The following section lists the main terms you will encounter in the description of any current TV. Some are known to everyone, others are more niche – we will try, in any case, to describe them in accessible words, easy to understand by any of our readers:
Refers to the distance between any two opposite corners of a TV screen. Nowadays, you can rarely find models whose housing diagonal far exceeds that of the screen, therefore you can orient yourself according to this size and to figure out where the chosen device will fit best.
Represents the total number of pixels on the screen. The pixel is the individual unit of color generation, and there can be millions of them on a display. In product descriptions, the resolution is presented as the product of the number of pixels in length x the number in pixels, not their total sum.
For example, for an HD Ready screen, 1366 x 768 pixels will be displayed as a resolution and not 1,049,088 pixels. Thus, you also have an idea about the ratio between the two dimensions of the display.
You can find plasma screens, LED, AMOLED, or OLED, or more recently, QLED or super AMOLED. The respective terms refer to the technology through which the pixels work, each of them resulting in more or less natural or more pleasant and relaxing colors for the eyes. QLED and super AMOLED are the most advanced and expensive at the moment.
Length x width ratio
Represents how big one side of the screen is relative to the other. The old TVs were on the 4: 3 ratio, meaning the width was three quarters of the length. The new standard for most modern monitors and TVs is 16: 9, which means a more pronounced difference between the two dimensions, compared to 4: 3. Occasionally, but rarely, you can also find 16:10 displays.
Flat or curved screen
Most good TV models are flat, but some are curved. The difference between the two styles depends on the taste, even if the latter are sold more expensive.
It is an image effect that generates a very warm, pronounced glow of the colors, effectively rendering the brightness of a sun at sunset, for example. It has become very common in new TV models and can be canceled from the remote control.
Represents a series of audio effects patented by the company with that name. Dolby Surround includes four sound channels (left, right, center, back), and Atmos also includes pitch channels for 3D sound. Certain decoders are required for each of them, listed in the description of the TVs on the market.
You can find abbreviations like DVB-T2, DVB-T, ATSC, ISBD, with various other variants. These are the standards of digital broadcasting. Some are present in certain countries, with certain networks, others not. The most common have international coverage.
The list here can be very extensive, each brand of manufacturers in the industry implementing its own effects. For example, one effect may digitally double the number of frames for a smoother image, or another may dynamically adjust the contrast based on the color palette. Usually, all these effects can be canceled from the remote control.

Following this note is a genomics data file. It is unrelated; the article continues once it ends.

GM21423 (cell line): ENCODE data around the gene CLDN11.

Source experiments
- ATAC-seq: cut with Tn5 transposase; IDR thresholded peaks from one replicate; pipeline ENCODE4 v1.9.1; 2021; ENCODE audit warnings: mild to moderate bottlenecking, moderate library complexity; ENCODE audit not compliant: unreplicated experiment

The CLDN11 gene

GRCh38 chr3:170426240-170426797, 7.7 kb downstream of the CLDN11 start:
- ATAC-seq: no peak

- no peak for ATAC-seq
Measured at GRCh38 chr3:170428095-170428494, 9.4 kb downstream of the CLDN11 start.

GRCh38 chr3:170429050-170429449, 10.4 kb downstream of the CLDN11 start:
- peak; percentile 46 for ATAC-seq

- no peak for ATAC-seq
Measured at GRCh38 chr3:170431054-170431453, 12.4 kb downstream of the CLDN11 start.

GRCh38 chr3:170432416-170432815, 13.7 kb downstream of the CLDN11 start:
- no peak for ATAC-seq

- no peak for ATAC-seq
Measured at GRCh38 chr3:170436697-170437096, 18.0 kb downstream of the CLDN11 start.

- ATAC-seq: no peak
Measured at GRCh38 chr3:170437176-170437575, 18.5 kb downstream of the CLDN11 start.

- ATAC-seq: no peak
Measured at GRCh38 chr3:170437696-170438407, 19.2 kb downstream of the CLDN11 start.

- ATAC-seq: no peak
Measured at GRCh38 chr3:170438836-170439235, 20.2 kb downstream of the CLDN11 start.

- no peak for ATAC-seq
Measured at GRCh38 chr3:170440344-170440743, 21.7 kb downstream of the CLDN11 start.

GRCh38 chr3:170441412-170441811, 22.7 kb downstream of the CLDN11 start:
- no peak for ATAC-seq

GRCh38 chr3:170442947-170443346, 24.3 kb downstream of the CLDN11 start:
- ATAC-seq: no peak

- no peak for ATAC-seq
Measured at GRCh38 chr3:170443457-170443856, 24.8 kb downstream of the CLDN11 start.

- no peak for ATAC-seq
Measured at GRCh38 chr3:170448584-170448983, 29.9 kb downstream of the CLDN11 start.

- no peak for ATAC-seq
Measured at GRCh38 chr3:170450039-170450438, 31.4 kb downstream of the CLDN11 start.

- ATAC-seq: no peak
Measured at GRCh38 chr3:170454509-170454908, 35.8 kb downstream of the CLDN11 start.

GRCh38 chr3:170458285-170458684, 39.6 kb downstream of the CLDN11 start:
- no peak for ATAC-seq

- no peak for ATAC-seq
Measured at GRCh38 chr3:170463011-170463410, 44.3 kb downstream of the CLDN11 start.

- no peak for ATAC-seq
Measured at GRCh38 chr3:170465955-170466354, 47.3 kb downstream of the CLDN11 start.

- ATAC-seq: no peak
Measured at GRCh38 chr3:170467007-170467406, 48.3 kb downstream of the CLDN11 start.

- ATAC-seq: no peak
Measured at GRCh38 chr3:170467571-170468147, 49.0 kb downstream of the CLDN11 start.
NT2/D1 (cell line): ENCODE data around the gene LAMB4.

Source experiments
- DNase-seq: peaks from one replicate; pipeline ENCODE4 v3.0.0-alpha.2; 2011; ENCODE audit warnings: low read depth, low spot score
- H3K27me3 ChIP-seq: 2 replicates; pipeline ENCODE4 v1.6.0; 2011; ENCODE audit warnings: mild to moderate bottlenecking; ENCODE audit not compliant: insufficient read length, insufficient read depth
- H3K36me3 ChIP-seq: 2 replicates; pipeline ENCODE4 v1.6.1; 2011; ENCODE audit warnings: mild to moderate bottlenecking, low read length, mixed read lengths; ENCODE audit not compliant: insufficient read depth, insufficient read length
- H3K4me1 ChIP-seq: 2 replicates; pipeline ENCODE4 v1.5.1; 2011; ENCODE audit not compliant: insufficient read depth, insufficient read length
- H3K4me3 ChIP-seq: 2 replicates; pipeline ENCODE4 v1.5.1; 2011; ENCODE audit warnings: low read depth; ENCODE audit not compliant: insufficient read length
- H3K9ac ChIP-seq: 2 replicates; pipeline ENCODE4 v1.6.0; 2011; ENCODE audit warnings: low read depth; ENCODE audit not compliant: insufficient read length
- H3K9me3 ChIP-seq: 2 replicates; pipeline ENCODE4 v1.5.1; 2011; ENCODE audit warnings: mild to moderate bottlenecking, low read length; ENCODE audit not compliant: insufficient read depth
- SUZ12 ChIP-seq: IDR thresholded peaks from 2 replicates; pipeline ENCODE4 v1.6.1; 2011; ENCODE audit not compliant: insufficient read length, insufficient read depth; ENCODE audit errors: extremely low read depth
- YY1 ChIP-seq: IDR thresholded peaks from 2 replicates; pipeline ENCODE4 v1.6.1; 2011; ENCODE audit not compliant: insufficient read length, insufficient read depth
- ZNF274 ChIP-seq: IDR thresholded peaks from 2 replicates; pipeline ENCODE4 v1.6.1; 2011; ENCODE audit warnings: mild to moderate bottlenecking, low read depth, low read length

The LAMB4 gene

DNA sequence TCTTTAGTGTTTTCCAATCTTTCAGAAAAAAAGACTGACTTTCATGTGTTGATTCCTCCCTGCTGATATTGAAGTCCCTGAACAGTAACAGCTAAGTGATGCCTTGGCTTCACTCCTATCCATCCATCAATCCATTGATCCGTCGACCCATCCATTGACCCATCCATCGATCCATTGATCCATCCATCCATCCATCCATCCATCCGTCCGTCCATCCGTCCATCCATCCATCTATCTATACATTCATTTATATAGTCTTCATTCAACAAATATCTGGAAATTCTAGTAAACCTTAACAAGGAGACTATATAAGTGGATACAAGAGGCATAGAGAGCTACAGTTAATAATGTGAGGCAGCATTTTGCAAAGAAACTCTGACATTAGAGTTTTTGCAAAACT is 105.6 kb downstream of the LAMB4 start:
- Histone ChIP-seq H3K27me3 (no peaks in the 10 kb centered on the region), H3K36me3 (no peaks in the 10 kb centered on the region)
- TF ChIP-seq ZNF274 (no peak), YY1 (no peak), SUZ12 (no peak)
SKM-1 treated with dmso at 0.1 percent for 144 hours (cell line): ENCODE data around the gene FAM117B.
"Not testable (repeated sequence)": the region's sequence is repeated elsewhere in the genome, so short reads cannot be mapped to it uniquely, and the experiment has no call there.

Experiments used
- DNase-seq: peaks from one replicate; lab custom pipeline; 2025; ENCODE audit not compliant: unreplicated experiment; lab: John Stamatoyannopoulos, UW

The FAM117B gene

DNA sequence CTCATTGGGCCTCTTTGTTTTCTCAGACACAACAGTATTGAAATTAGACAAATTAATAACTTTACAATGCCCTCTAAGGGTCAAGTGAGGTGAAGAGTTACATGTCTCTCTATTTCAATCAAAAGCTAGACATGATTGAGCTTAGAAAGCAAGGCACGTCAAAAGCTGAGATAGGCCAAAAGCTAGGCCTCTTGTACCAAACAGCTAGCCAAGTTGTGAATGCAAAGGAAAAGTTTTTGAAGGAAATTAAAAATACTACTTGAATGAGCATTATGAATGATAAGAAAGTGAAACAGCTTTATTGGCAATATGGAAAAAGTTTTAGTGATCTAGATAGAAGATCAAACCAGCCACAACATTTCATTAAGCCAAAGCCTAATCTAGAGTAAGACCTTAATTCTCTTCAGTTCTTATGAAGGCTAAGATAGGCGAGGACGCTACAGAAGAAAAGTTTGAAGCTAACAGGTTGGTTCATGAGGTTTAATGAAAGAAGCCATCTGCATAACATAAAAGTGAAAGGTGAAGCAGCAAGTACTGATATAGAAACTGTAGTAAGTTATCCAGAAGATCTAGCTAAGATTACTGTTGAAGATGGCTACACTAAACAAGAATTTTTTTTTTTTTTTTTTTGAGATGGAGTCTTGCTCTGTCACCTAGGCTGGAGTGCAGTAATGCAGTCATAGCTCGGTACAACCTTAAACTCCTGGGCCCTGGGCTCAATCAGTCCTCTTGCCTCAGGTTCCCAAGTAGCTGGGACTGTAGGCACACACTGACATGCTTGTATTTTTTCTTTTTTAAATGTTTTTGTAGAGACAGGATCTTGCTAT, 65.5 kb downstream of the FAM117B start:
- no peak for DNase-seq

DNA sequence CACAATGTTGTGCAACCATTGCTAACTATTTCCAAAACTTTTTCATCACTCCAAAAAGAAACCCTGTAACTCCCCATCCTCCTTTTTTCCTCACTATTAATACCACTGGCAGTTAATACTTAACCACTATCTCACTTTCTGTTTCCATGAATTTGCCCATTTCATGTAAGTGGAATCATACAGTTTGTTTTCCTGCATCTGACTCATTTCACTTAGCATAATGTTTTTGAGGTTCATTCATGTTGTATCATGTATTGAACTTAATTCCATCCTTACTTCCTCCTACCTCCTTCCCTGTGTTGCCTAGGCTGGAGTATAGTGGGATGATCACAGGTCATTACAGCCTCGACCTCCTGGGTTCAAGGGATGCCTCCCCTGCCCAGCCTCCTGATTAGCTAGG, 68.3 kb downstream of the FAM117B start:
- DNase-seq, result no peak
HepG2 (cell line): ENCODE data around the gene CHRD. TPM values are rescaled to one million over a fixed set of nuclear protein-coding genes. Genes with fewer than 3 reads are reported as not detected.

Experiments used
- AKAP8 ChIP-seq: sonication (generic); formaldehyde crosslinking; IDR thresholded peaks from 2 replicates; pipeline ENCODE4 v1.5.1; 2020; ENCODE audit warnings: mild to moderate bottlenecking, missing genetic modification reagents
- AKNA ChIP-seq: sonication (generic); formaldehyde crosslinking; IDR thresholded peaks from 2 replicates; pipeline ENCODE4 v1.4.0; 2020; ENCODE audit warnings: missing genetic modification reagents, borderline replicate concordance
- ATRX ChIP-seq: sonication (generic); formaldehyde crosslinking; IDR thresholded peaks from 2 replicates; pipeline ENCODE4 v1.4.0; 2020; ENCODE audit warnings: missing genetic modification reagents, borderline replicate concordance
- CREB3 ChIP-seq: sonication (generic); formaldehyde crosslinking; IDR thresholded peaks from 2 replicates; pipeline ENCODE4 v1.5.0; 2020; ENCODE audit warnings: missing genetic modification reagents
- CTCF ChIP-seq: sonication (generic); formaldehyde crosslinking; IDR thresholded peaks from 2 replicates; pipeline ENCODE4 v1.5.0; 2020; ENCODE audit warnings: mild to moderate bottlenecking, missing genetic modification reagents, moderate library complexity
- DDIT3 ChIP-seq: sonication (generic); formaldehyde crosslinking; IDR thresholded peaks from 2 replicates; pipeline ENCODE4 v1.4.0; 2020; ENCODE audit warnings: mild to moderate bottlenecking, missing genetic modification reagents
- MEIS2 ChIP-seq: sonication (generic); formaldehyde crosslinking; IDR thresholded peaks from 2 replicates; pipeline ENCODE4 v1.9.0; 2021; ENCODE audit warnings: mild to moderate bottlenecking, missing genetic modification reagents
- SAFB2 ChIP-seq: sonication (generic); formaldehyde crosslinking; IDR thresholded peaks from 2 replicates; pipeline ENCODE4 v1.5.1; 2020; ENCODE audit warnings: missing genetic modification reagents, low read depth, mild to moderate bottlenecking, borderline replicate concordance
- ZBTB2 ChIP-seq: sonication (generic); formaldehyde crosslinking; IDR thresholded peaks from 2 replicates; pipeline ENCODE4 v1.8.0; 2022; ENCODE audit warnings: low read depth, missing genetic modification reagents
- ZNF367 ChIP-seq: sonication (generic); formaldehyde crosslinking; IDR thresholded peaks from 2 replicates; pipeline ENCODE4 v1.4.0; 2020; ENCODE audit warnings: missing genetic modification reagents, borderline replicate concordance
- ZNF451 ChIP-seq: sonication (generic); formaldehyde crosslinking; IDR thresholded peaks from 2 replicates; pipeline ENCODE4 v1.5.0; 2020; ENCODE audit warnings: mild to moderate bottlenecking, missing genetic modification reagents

CI + slot
Common Interface is a special slot on the back of the TV, where a card will be inserted which allows viewing digital cable services, without the need to install a top-box / receiver set in the room. Most types of TVs currently available on the market include such an interface.
This criterion applies only to Smart TV models and not to conventional ones, which do not offer the possibility of browsing.
An operating system will look exactly like your phone or tablet: it has certain functionalities and compatibility, a specific aspect of the interface, specific commands, or various advantages or disadvantages, compared to other operating systems.
You can, for example, find Smart TV with Android, or with other systems specially designed by some companies in the TV industry.
Supported media files
All modern TVs, Smart or not, also include a media player with codecs, built into the standard software. If you play content from a stick or external hard drive, this player may not be compatible with all files, or some may have trouble playing them, such as missing sound.
For example, a media player might play songs in MP3, WAV and WMA, but not in the FLAC / LOSSLESS format preferred by audiophiles, and so on.
The VESA interface standard refers to the positioning of the screw holes on the rear panel of the TV, to determine if it fits on some wall mounts (here is our comparative list ).
For example, a model has VESA 400 x 300 compatibility – this means that the distance between the two top screws is 400 millimeters, and between a top and bottom screw, 300 millimeters. The right support must, in turn, have holes at the same distances, in order to fix the 4 screws perfectly.
Note: Most media models offer multiple VESA sizes to fit as many TV models as possible on the market.
This term refers to the presence of plastic channels on the back panel of the TV, in which the various cables will be placed (the antenna, the HDMI, the audio interface wires, and so on).
The cables can be attached with some clips, and the advantage of these channels is both aesthetic (there will be no more wires behind the TV) and functional (chances are that they intertwine with each other, which gives headaches when removing them, they are minimal).
Here we end the presentation of terms from the descriptions of current TVs. Of course, if you are really interested in the technical aspects of this equipment, you can find out much more by documenting the manuals delivered with the purchased products.
More data can be found on the websites of large companies, such as Samsung or Sony, which detail the various technologies implemented by the engineers of those companies, on the latest models launched.